GSiteCrawler helps Google see your more obscure pages

screenshot of GSiteCrawler

For your website's pages to show up in search results in Google, Yahoo!, and the other search engines, their "robots" have to be able to find your site's pages. That stands to reason: how can they report on what they haven't seen? The "seeing" part, however, isn't always so easy.

Search engines run on a numbers game. They want to be able to report the greatest number of relevant results to their visitors while expending the least amount of effort on their part. Generally search engines find your site by following links from other sites; then find other pages by navigating through your site. There are some types of navigation that work well for your human visitors that just don't work for search engine robots.

Search engines can't click buttons, they can't follow JavaScript links, and they don't like big, long, nasty URLs like

   http://www.example.com/somepage?arg1=one&arg2=two&arg3=three…..

So how do you get those pages indexed?

The major search engines support what they call "site maps", a way that you can submit a list of your pages to Google, in effect telling them "these are the pages on my site that you should crawl." This site map file is a specially-formatted XML file that adheres to specific standards. While Google makes available a tool to help you do this, it is written in the Python language. That's nice, but if Python makes you think of an English comedy troupe rather than a computer program, it may not the solution for you.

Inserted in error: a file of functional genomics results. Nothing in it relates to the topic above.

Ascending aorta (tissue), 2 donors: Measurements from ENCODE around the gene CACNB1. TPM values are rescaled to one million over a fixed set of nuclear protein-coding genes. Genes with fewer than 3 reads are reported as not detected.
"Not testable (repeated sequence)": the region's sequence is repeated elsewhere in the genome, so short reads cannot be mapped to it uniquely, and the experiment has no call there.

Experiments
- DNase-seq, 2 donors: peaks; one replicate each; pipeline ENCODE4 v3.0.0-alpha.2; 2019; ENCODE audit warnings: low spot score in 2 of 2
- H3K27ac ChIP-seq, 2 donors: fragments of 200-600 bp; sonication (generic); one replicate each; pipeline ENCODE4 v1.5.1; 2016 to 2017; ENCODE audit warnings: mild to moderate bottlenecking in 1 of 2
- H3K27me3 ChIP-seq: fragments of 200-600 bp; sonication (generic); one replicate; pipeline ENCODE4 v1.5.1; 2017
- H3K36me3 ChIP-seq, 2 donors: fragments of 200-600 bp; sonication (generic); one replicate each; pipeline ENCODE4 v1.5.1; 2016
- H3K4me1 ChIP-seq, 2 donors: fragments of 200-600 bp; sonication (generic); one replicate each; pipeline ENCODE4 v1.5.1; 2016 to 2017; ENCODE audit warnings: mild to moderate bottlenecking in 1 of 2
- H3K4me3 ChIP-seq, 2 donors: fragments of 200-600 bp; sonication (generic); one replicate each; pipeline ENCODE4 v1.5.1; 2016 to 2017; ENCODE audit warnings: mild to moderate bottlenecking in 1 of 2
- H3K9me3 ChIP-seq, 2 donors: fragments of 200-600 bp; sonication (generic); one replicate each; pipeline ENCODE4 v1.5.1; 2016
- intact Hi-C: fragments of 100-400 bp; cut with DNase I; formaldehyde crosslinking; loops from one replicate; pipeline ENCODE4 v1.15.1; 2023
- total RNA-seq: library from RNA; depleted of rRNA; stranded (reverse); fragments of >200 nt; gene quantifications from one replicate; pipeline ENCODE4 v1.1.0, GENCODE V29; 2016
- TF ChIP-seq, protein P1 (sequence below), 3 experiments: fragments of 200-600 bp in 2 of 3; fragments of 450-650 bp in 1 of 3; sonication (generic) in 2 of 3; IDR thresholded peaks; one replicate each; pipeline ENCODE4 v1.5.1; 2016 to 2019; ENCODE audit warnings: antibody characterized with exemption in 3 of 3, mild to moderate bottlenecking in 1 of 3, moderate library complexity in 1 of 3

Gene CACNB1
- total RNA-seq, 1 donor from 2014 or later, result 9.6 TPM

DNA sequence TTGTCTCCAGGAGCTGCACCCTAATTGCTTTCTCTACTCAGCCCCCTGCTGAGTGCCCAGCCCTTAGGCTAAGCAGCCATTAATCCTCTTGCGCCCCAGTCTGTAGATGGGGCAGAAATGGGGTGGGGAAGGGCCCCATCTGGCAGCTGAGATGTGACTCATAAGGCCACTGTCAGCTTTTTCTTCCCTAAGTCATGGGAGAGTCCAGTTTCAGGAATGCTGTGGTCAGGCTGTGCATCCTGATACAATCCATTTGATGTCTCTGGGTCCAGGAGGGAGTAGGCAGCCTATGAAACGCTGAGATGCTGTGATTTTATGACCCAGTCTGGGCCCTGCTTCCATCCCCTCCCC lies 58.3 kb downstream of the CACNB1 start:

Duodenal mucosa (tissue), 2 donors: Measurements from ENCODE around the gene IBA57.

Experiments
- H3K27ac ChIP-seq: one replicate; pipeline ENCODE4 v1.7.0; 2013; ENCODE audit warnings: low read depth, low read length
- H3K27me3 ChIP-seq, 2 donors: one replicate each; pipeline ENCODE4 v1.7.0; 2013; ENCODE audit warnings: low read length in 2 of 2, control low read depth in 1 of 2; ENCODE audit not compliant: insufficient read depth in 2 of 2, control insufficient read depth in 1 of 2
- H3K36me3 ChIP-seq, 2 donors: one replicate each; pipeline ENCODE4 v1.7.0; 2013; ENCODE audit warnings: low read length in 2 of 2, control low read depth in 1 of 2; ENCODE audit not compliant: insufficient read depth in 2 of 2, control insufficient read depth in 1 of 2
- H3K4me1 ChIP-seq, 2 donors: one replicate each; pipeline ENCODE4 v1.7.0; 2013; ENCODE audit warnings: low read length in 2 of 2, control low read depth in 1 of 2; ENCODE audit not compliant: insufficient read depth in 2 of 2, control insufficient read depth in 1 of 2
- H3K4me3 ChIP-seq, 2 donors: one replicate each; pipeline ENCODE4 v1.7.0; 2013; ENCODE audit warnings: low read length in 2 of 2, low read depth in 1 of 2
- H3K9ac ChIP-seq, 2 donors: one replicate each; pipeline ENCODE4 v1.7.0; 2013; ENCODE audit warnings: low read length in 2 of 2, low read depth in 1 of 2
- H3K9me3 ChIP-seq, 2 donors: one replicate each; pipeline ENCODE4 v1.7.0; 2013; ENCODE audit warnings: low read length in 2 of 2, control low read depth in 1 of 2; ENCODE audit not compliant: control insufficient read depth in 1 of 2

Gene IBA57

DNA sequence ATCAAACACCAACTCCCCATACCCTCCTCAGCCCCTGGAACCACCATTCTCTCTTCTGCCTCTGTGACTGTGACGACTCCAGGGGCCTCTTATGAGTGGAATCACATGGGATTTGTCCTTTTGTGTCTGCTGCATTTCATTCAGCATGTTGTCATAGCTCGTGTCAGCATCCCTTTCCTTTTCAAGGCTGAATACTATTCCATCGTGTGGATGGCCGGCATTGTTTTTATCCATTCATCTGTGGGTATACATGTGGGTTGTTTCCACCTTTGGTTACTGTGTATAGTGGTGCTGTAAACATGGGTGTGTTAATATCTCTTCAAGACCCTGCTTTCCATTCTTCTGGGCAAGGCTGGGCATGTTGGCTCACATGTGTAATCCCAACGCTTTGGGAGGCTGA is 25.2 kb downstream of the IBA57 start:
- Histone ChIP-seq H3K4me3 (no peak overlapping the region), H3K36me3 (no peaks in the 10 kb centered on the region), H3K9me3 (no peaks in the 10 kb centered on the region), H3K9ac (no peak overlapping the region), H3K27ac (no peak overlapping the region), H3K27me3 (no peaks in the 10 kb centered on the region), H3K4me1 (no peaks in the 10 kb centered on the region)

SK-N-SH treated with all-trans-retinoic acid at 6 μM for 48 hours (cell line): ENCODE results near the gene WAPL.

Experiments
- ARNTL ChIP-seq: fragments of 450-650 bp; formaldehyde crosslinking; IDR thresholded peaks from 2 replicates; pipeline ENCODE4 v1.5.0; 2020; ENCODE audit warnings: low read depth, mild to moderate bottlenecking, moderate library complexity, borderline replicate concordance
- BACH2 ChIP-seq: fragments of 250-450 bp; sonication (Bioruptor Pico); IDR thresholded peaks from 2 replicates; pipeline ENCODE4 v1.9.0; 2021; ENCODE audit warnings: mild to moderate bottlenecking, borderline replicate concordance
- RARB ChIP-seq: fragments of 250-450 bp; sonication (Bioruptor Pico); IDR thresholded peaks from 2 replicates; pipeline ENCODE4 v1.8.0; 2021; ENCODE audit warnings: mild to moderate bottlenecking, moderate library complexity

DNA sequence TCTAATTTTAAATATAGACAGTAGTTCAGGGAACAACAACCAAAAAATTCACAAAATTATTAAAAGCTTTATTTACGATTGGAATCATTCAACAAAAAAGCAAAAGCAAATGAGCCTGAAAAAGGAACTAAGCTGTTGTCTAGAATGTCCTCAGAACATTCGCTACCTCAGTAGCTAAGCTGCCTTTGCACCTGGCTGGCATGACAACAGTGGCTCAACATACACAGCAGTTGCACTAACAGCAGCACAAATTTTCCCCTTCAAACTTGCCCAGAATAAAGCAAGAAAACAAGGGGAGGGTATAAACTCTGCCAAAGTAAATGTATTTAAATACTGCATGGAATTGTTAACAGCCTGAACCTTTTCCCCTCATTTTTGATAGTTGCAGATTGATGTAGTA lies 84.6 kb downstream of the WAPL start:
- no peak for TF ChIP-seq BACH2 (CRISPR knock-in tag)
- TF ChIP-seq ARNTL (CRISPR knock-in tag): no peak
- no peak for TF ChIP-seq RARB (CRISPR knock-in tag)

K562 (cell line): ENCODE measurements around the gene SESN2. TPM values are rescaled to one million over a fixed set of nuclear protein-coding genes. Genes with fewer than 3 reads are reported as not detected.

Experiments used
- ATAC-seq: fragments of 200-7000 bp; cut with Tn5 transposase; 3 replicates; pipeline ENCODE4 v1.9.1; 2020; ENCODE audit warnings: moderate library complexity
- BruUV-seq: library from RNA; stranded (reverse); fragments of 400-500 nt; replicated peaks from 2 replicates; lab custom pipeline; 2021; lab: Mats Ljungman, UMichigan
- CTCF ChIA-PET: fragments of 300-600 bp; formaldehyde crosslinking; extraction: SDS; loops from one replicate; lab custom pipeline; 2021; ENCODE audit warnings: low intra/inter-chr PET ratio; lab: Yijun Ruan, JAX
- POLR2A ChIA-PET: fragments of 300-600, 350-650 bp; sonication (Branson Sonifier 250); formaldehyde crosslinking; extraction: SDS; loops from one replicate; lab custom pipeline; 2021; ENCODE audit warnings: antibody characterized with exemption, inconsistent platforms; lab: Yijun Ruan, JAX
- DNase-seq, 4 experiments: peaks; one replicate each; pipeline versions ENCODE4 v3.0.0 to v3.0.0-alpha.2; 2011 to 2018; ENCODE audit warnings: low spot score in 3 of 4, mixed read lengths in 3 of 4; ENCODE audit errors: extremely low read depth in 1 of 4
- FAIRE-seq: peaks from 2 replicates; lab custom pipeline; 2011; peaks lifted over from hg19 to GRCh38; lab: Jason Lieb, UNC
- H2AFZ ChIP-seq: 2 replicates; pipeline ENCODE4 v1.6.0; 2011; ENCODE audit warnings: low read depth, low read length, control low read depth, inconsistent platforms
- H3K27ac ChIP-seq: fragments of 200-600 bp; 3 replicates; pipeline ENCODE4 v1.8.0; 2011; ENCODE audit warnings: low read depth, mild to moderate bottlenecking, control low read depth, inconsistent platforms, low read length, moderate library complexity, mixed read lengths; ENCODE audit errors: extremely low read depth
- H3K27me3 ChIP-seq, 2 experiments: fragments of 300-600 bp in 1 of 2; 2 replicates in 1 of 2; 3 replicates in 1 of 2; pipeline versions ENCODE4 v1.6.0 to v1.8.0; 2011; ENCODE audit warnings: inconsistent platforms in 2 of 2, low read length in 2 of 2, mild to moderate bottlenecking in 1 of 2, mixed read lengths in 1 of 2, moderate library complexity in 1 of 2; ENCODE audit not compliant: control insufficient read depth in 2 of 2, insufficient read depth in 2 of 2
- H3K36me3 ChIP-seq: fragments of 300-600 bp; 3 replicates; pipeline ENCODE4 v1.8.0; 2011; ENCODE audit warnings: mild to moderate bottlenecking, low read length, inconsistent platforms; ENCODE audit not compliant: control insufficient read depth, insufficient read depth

GSiteCrawler is a Windows tool that generates site map files that can be used by Google and Yahoo!. You can load it onto your Microsoft web server, or presumably grab the log files from your Apache server, turn the crank, and generate that standards-compliant site map file. Much easier than learning Python.

GSiteCrawler is a Windows app, and will run on any 32-bit Windows platform—Win95 or later. It also requires Internet Explorer 5.5 or better.

Download GSiteCrawler

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